By Laurel O’Keefe and Katie Krahulik
NEWS EDITOR /ASSISTANT NEWS EDITOR
Take Back the Night, an annual rally and march hosted by Collegiate Women of Color, Campus Feminist Collective (CFC) and Student Advocates of Safer Sex (SASS), filled the Student Center Theater with emotion on Friday, April 15, as students gathered to speak out and stand in solidarity against sexual violence.
The night of activism was meant to “raise awareness and educate the public on issues of sexual and gender-based violence and to support and empower survivors,” according to a press release.
The event, which began at 7 p.m., invited students to a stage to speak about their experiences regarding sexual violence in a safe space. The speak-out portion of the event was meant to bring awareness to the widespread issue of sexual violence, specifically within the Hofstra community, while also providing support for survivors.
Lola Solis, a sophomore history, political science and women’s studies major – who also helped coordinate the event through CFC – said, “I was really happy with the way Take Back the Night turned out this year, there was about 100 people at its peak so that was a new record.”
Solis continued, “I was really proud of all of my friends that got up and spoke; I know it was really important for them to let out a lot of the emotions and feelings that they had because it’s been bottled up for so long. And to let it out, especially in front of people who are there to support you, is really important and empowering.”
As successful of a turnout the night received, some felt there is room for improvement in coming events.
Junior journalism major, Robin Pereira said, “Take Back the Night was very successful turnout, however I hope for next year to get more than 150, maybe 250 students.”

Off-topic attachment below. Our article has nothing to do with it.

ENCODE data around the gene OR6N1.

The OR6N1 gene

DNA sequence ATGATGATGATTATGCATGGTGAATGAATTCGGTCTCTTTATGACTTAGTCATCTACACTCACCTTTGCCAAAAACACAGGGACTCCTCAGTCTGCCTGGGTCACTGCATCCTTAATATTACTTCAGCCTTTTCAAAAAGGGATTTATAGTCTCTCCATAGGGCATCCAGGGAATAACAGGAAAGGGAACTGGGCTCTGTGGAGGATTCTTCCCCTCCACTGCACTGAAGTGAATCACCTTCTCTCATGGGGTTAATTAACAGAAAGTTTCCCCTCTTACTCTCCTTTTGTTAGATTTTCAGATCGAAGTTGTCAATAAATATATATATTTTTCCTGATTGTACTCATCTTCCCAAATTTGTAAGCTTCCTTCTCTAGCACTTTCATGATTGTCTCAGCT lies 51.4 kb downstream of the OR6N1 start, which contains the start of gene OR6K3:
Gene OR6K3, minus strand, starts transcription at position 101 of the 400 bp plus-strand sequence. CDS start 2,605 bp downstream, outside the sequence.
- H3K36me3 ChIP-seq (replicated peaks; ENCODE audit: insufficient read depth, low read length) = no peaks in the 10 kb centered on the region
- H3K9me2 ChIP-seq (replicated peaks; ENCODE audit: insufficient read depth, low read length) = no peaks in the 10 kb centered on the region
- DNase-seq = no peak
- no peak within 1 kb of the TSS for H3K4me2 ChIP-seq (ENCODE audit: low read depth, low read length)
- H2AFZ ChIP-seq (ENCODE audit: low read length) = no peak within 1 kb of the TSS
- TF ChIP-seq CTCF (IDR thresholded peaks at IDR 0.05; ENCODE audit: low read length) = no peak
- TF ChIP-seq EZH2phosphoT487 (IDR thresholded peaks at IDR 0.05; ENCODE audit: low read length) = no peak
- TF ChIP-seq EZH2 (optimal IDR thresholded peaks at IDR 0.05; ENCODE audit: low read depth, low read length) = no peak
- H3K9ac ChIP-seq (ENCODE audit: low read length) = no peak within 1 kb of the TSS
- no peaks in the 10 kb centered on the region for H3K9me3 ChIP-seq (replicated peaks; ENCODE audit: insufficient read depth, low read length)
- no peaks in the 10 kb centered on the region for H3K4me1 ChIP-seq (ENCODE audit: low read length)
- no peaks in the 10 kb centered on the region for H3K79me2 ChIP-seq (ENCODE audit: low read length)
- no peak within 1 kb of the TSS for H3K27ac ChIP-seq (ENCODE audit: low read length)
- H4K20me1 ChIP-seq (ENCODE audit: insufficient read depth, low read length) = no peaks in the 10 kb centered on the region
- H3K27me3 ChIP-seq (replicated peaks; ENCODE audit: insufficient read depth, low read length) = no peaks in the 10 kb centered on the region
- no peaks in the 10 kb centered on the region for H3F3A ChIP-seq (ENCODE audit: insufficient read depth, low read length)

She continued, “I am disappointed, however, of the Greek life turnout because women in sororities have a twice as likely chance of being victims of sexual assault and domestic violence. It would be more important next year for them to come out just to educate themselves and for fraternity men just to get more of an education on the subject.”
Guest speakers, one of whom was Hofstra alumna and New York Assemblywoman Michaelle Solages, kicked off the event by speaking about how important activism against these issues are.
Solages, who graduated from Hofstra in 2007, spoke about her career path and how she first recognized the changes that needed to be made on college campuses.
“I always knew at my core that I really care about people – that I wanted to be there to effect change. I studied athletic training here at Hofstra. I used to travel with our football team, the lacrosse team and you know it was funny because I would get into these awkward situations where I would be with the athletes and I always felt that unsafe feeling,” Solages said.
She continued, “So one day my friend and I were talking about what we could do. And we really never had guidance. It was something that was really never talked about in college.”
Solages explained that after working her way into political action, she realized why her role was so important. She motivated students to join her path of activism, with the motto, “the hushed mouth doesn’t get fed.”
“I have a theory in my head … this little motto – ‘the hushed mouth doesn’t get fed.’ If you don’t speak up you’ll never get what you want,” Solages said. “If I don’t go up to Albany … and fight for legislation on sexual harassment on college campuses, if I don’t go out and vote for pro-choice legislation … I won’t succeed.”
Solages’ message carried throughout the night as students came to the stage to open up about their own experiences. Some felt that although they couldn’t speak themselves, they had an empowering voice through others.
Solis said, “I myself thought about going up there a few times but I didn’t. I don’t like crying in front of people so I just didn’t know how to do it, but I was definitely more close to going up and speaking this time than usual.”
“So it was definitely really empowering to see all these [people] give their stories and how despite everything that’s happened, they are still strong enough to go up and talk about it in front of people and go about their day. So I’m really happy with the way it turned out,” Solis said.
The speak-out was followed by a protest march around campus, accompanied by Public Safety for support. Students marched with signs with messages such as “Your Feelings Are Valid,” and “ONLY YES MEANS YES,” and chanted slogans such as “Racist, sexist, anti-gay – you can’t take our rights away,” and “Yes means yes, no means no – Whatever we wear wherever we go!”